Numerous studies in various animal models have shown that diet (HF diet/sucrose/fructose) or chemical (administration of the β-cell toxin streptozotocin (STZ)) induced diabetes promote, tau phosphorylation, and synaptic/neurodegeneration23, 43,44,45,46,47. The potential mechanisms may involve neuroinflammatory and oxidative stress mechanisms14. In addition, impaired cerebral insulin signalling, promoted by IR and T2D, plays a key role in this process and in triggering tau hyper phosphorylation through increased activity of GSK-3β, a major protein kinase that phosphorylates tau (see review ref. 13). These in vivo, animal studies also support a role for T2D/IR in promoting Aβ build up in the brain, where availability of Aβ degrading enzymes such as the insulin degrading enzyme is reduced, inflammatory and oxidative processes promoting Aβ accumulation and formation of toxic oligomers further exacerbating synaptic degeneration (see review ref. 13). As discussed above the findings from the current study and others10, 16, 17 do not fully support this notion in human studies, but do not rule out the possibility that IR is associated with early deposition of Aβ.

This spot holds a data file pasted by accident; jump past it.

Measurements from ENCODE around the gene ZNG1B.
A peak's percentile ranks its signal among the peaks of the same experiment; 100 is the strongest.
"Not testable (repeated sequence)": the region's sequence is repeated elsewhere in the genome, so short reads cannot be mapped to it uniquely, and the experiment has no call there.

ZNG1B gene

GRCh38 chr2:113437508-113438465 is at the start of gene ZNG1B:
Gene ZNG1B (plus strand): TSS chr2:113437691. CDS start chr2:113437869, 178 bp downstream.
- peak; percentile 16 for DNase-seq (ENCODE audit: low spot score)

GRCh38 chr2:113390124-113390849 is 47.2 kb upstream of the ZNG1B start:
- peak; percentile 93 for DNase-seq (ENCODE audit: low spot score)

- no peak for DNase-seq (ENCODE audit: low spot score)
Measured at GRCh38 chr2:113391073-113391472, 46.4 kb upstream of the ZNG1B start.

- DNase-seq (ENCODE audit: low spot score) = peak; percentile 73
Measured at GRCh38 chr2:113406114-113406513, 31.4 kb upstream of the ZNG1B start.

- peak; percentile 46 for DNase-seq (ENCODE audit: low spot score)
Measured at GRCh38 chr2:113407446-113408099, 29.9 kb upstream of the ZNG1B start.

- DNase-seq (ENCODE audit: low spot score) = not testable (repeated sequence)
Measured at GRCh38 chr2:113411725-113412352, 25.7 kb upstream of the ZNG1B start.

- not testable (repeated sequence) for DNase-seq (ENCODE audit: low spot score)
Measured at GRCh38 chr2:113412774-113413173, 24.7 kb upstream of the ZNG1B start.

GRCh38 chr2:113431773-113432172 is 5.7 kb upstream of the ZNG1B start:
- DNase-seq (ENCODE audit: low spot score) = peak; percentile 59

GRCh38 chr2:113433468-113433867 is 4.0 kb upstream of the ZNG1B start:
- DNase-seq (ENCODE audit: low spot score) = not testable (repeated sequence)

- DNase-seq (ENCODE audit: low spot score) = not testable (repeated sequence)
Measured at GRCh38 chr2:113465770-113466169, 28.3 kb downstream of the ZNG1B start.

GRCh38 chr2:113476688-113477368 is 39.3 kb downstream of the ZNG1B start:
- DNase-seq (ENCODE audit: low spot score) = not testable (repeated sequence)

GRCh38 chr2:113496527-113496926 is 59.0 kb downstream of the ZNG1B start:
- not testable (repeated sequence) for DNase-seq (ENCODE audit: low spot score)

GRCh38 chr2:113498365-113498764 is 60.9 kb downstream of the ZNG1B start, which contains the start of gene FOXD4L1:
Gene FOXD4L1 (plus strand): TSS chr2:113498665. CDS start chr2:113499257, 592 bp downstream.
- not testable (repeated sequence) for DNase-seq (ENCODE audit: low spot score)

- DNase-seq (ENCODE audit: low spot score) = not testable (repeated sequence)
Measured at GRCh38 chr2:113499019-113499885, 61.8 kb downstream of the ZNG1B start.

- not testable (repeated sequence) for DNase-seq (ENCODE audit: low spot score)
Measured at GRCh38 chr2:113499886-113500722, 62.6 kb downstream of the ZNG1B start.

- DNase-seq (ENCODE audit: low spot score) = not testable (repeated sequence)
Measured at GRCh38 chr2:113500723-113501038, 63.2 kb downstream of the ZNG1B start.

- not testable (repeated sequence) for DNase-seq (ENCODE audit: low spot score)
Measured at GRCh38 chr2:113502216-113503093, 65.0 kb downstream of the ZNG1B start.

Two recent studies have shown increases in HOMA-IR associated with increases in Aβ18, 48. The study by Willette et al.18, showed that higher HOMA-IR was associated with higher amyloid load (as assessed by PiB-PET) in normoglycaemic participants recruited from the Wisconsin Registry for Alzheimer’s disease Prevention (WRAP). The study performed analysis of HOMA-IR with PiB-PET and did not include CSF Aβ42, or CSF T-tau/P-tau levels. The more recent study by Hoscheidt et al.48 assessed participants with a parental history of dementia due to AD recruited from a similar cohort, the Wisconsin Alzheimer’s Disease Research Centre (ADRC), Investigating memory in people at risk, causes and treatments (IMPACT). The study investigated the association of HOMA-IR with CSF AD related biomarkers including Aβ42, CSF sAPPα/sAPPβ and CSF P-tau and showed that increases in HOMA-IR was associated with increased CSF levels of sAPPβ (not sAPPα), and modest association with CSF Aβ42 only. These findings were consistent with IR promoting amyloidogenic processing of APP (i.e. increased sAPPβ) and thus Aβ42 formation. Whilst associations between HOMA-IR and neocortical Aβ burden were not assessed in the latter study, the findings were suggestive of being consistent with that previously observed18.